You know, we’ve done well in some patients with colorectal cancer, but we all recognize there is much room still for improvement. So much research is going to understand and bring better therapeutic treatments to our patients with colorectal cancer to hopefully offer them more benefit. You know, this involves learning how we can initiate an immune response to attack the colorectal cancers, to understand the role of the microbiome. So in other words, how the bacteria which are already in our bodies and in our colons interact with the immune system and may affect the response to immunotherapy and to identify markers, which can help us identify patients who may or may not benefit from certain immunotherapy treatment combinations. With the ultimate goal to extend the benefits of immunotherapy to all patients with colorectal cancer, and not just the patients who have these MSI high tumors.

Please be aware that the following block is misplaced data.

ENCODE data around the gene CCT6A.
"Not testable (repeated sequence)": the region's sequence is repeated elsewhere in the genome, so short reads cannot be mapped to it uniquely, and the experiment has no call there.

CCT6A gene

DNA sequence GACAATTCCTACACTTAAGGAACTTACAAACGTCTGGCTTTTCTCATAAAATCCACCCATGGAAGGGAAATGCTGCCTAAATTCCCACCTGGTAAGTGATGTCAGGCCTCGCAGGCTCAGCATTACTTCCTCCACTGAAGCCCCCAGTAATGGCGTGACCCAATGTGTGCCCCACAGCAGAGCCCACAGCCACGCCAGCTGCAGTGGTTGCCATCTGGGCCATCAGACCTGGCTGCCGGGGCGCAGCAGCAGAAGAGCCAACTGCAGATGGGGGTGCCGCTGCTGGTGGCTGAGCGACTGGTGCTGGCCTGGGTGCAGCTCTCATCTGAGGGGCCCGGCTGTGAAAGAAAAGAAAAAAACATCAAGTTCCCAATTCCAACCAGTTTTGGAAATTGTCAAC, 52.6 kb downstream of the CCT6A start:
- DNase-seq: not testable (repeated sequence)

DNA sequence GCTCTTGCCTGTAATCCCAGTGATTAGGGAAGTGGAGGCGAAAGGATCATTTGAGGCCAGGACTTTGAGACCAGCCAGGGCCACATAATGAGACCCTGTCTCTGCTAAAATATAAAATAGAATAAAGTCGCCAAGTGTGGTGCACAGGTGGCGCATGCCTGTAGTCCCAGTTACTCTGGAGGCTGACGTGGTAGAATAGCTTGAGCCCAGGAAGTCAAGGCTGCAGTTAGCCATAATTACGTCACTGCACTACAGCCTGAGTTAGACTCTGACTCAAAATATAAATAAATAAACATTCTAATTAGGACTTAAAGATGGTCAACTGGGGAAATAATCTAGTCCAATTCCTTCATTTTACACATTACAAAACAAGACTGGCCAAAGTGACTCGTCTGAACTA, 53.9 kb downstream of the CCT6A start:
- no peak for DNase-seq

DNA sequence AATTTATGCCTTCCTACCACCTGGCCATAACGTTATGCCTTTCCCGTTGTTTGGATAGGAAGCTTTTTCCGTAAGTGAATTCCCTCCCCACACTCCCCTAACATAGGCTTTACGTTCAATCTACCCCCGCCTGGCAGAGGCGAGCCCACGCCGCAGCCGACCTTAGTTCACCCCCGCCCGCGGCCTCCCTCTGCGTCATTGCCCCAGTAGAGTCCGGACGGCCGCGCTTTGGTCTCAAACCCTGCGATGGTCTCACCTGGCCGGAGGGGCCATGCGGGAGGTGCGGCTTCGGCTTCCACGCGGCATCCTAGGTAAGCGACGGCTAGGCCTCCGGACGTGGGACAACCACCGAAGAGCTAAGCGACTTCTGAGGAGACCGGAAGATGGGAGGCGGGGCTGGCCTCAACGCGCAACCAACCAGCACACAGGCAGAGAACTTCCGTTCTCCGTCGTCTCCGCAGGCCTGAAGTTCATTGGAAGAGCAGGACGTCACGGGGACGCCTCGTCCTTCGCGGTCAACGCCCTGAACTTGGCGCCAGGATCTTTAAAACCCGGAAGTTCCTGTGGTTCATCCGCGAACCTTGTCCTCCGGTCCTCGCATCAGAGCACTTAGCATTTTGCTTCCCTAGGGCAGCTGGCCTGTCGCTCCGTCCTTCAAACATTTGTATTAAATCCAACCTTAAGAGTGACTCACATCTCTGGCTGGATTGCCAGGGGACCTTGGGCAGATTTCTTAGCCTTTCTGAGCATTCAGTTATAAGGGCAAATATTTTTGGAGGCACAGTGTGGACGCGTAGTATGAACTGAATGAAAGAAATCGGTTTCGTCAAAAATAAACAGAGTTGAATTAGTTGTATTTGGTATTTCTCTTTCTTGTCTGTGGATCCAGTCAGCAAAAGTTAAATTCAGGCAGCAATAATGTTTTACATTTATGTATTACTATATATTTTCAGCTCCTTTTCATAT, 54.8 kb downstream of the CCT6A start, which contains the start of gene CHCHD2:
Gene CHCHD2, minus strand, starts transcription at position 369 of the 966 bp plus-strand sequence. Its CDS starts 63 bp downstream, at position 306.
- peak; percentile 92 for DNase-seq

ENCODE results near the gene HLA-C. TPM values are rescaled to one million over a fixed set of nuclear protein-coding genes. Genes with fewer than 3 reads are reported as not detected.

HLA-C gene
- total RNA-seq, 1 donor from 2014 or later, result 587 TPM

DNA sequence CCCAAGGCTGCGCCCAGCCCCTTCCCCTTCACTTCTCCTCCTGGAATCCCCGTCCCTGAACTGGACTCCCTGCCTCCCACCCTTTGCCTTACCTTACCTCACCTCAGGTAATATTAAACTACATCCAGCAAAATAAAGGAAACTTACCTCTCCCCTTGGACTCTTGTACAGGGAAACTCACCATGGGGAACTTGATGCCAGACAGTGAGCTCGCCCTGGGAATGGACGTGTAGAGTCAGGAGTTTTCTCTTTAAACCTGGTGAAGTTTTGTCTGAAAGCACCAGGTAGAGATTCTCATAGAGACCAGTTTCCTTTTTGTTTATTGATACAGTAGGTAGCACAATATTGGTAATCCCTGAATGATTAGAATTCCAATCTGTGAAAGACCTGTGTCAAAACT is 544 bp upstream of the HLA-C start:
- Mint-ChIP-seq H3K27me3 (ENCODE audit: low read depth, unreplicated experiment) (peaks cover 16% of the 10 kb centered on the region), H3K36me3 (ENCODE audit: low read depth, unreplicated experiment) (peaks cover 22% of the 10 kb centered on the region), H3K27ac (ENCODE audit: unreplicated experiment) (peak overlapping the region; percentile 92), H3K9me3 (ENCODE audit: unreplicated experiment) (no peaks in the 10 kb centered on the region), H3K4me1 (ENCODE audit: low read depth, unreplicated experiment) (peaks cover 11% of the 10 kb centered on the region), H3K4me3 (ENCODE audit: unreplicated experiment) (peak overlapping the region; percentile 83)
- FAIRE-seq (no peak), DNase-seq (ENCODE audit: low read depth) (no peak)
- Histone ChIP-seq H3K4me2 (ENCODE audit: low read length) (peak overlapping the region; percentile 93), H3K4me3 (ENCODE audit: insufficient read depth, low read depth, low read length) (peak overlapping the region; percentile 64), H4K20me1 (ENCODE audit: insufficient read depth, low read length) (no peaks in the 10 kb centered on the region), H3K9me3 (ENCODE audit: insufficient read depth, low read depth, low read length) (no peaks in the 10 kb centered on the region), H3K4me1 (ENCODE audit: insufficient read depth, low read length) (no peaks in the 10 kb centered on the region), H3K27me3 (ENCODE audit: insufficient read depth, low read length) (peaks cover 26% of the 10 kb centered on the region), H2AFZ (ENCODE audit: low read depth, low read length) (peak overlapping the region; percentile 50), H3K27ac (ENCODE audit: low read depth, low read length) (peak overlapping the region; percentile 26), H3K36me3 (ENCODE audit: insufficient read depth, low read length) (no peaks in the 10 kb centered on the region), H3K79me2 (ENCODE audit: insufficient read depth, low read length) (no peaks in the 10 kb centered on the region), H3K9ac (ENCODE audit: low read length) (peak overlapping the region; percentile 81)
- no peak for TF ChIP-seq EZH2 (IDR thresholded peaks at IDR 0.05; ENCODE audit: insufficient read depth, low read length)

Arthur Brodsky: So thank you, Dr. Morris, for that great overview of colorectal cancer. I thought it did a really great job of showing how what the state of the field is now, especially with respect to, you know, not every cancer is the same in really figuring out what’s going on in each patient’s tumor is so crucial to figuring out what treatment will work best for them, and you know, like you said, most of the some of the patients one with the MSI high cancer immunotherapy works well for, but we’re still looking for the right combinations and the right therapies for the rest of the patients with colorectal cancer. So right now, what are some promising clinical trials for colorectal cancer?